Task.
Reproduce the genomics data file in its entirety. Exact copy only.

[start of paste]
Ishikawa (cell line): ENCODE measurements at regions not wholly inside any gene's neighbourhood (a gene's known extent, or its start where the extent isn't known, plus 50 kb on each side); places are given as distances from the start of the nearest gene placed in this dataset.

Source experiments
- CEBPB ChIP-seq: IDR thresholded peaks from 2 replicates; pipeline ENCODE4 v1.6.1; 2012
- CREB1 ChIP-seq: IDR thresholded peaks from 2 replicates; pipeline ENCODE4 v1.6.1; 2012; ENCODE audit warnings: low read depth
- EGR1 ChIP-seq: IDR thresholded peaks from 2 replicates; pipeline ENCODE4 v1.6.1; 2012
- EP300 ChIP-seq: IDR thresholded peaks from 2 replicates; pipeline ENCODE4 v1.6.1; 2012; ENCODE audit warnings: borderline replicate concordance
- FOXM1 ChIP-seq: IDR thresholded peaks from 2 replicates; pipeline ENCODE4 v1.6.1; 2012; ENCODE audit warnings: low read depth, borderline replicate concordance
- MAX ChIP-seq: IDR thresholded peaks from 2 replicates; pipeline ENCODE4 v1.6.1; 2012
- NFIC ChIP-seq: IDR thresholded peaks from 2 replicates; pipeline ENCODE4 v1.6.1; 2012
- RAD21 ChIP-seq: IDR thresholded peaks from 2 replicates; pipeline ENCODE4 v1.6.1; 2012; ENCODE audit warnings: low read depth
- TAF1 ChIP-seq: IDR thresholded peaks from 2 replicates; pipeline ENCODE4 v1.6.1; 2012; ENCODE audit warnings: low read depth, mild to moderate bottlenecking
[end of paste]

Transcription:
Ishikawa (cell line): ENCODE measurements at regions not wholly inside any gene's neighbourhood (a gene's known extent, or its start where the extent isn't known, plus 50 kb on each side); places are given as distances from the start of the nearest gene placed in this dataset.

Source experiments
- CEBPB ChIP-seq: IDR thresholded peaks from 2 replicates; pipeline ENCODE4 v1.6.1; 2012
- CREB1 ChIP-seq: IDR thresholded peaks from 2 replicates; pipeline ENCODE4 v1.6.1; 2012; ENCODE audit warnings: low read depth
- EGR1 ChIP-seq: IDR thresholded peaks from 2 replicates; pipeline ENCODE4 v1.6.1; 2012
- EP300 ChIP-seq: IDR thresholded peaks from 2 replicates; pipeline ENCODE4 v1.6.1; 2012; ENCODE audit warnings: borderline replicate concordance
- FOXM1 ChIP-seq: IDR thresholded peaks from 2 replicates; pipeline ENCODE4 v1.6.1; 2012; ENCODE audit warnings: low read depth, borderline replicate concordance
- MAX ChIP-seq: IDR thresholded peaks from 2 replicates; pipeline ENCODE4 v1.6.1; 2012
- NFIC ChIP-seq: IDR thresholded peaks from 2 replicates; pipeline ENCODE4 v1.6.1; 2012
- RAD21 ChIP-seq: IDR thresholded peaks from 2 replicates; pipeline ENCODE4 v1.6.1; 2012; ENCODE audit warnings: low read depth
- TAF1 ChIP-seq: IDR thresholded peaks from 2 replicates; pipeline ENCODE4 v1.6.1; 2012; ENCODE audit warnings: low read depth, mild to moderate bottlenecking